Note-taking applications seem ideally suited to digital language scrapbooking. All of them allow the creation of documents / notes, to which you can add text and multiple images. Simply snap your tickets / leaflets / receipts instead of keeping them. Many of them also have more advanced formatting features for laying out your memory pages.

As well as keeping your memorabilia together, you can use them as travel diaries and learning logs, too. I like to record notes of conversations I’ve had, or new vocabulary I’ve come across. Juxtaposed with visual material, they become more meaningful and vivid as language memories.

All of the tools below are cross-platform, so you can enjoy them whatever the make of your phone / tablet / computer.

Evernote

Evernote is the justified king of note-taking apps. Notes have rich text formatting, and you can add not only pictures, but sound to your pages! Imagine using that to record clips of your conversations with native speakers…

However, there are some caveats. The basic version of Evernote is free. Unfortunately, this limits use to a maximum of two devices – not handy if you want it on a phone, tablet and computer.

Additionally, the basic tier allows only very limited upload traffic a month Evernote – just 60mb. If you’re adding lots of pictures to your notes, then that will run out extremely quickly. To work within the limits, make sure your pictures are tiny / compressed first – but even then, you’ll probably want to upgrade sooner or later.

Microsoft OneNote

OneNote is a completely free offering from Microsoft, with great integration into its Office services. One of the nicest things about this app is its reflection of real-world notebooks; you can create separate ‘books’ with multiple sections and pages. Ideal for repeat trips, or a trip with multiple destinations. You can also choose authentic-looking paper backgrounds for your pages, too. Great if you want the look and feel of physical scrapbooking!

Scrapbooking a trip with Microsoft OneNote

Scrapbooking a trip with Microsoft OneNote

Google Keep

Google Keep is a minimalist’s dream. Totally free, its simplicity stands in stark contrast to the two apps above. There are fewer formatting and organising options, but that makes for a click-and-go process that is hard to beat on ease of use.

As well as apps, Google Keep is available via the browser at https://keep.google.com/.

Trip scrapbooking with Google Keep

Trip scrapbooking with Google Keep

Language travel scrapbooking is a great way to stem the build-up of holiday detritus; it’s also a superb way to track memories and keep a learning journal all in one. And the best thing: it’s free to give it a go, thanks to the apps above!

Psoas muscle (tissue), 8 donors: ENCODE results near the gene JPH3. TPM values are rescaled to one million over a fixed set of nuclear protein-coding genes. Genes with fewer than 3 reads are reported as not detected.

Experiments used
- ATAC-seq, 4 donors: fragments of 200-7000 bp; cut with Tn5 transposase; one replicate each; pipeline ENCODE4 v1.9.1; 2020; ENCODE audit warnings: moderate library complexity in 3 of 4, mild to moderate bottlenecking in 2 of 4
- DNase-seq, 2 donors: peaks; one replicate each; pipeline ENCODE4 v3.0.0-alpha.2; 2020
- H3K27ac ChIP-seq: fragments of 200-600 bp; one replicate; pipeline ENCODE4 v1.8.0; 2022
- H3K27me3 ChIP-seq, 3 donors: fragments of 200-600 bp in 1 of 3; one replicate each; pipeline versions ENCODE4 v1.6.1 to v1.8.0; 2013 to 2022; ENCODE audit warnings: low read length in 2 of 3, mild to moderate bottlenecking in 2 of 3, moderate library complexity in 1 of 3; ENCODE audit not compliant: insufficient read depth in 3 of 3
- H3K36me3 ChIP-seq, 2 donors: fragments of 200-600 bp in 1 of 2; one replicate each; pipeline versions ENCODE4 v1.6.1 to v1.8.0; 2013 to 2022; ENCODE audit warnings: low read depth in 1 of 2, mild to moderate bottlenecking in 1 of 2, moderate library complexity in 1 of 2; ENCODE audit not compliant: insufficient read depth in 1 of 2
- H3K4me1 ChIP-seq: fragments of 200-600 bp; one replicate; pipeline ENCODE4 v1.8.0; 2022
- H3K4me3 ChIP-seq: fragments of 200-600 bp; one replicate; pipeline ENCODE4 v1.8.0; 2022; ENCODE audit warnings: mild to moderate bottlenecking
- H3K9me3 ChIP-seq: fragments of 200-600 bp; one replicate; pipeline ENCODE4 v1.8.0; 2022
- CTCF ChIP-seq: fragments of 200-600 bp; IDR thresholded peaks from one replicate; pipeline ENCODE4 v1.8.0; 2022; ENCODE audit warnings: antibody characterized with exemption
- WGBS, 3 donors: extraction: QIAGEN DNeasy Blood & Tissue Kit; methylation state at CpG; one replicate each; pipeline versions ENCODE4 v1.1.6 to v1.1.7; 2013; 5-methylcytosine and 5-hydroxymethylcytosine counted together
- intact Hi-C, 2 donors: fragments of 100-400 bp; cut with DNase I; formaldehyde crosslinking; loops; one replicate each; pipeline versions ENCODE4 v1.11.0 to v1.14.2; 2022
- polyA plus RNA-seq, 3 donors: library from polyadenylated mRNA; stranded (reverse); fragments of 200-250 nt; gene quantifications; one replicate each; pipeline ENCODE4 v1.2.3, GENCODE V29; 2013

Are there other apps you can recommend? Feel free to share you own tips in the comments!

Change may be accelerated by societal pressures.

Change, society and the language learner

Language never stands still. As learners, we study a moving target. The only constant is change.

It’s something that hits you when you learn from old textbooks. Many old, forgotten language courses still have mileage in them, especially if you like learning the nuts and bolts of grammar early on.  You do have to keep one eye on the relevancy of the language learnt, though.

For instance, I’ve learnt a lot over the last couple of months from a Teach Yourself Polish edition that was originally published in 1948. It’s no longer available in print, but it really suits my learning style; I’ve not found a gentler, clearer introduction to Polish grammar in anything newer.

Language reflects social change

Saying that, the world, and the vocabulary that reflects it, have changed a lot since 1948. I won’t find the Polish for computer or mobile phone in there, for example. Neither will I be able to talk about my job (developing language learning software). I can’t even talk about recent political events (what’s the Polish for Brexit or fake news?).

These sweeping and rapid changes tend to affect the content words of a language. Generally speaking, the function words – those nuts and bolts like articles, conjunctions and pronouns – are slower to change. It has taken centuries, for example, for English to whittle down the pronouns ‘thou’ and ‘ye’ to a single ‘you’.

Brave new world

However, we live in times that see status quo smashed and long-held tendencies bucked. One explanation for this may be the increasing speed of information flow through society. Social media facilitates this flow,  catalysing societal change; language, mirroring society, reveals these changes in an ever quicker pace of change.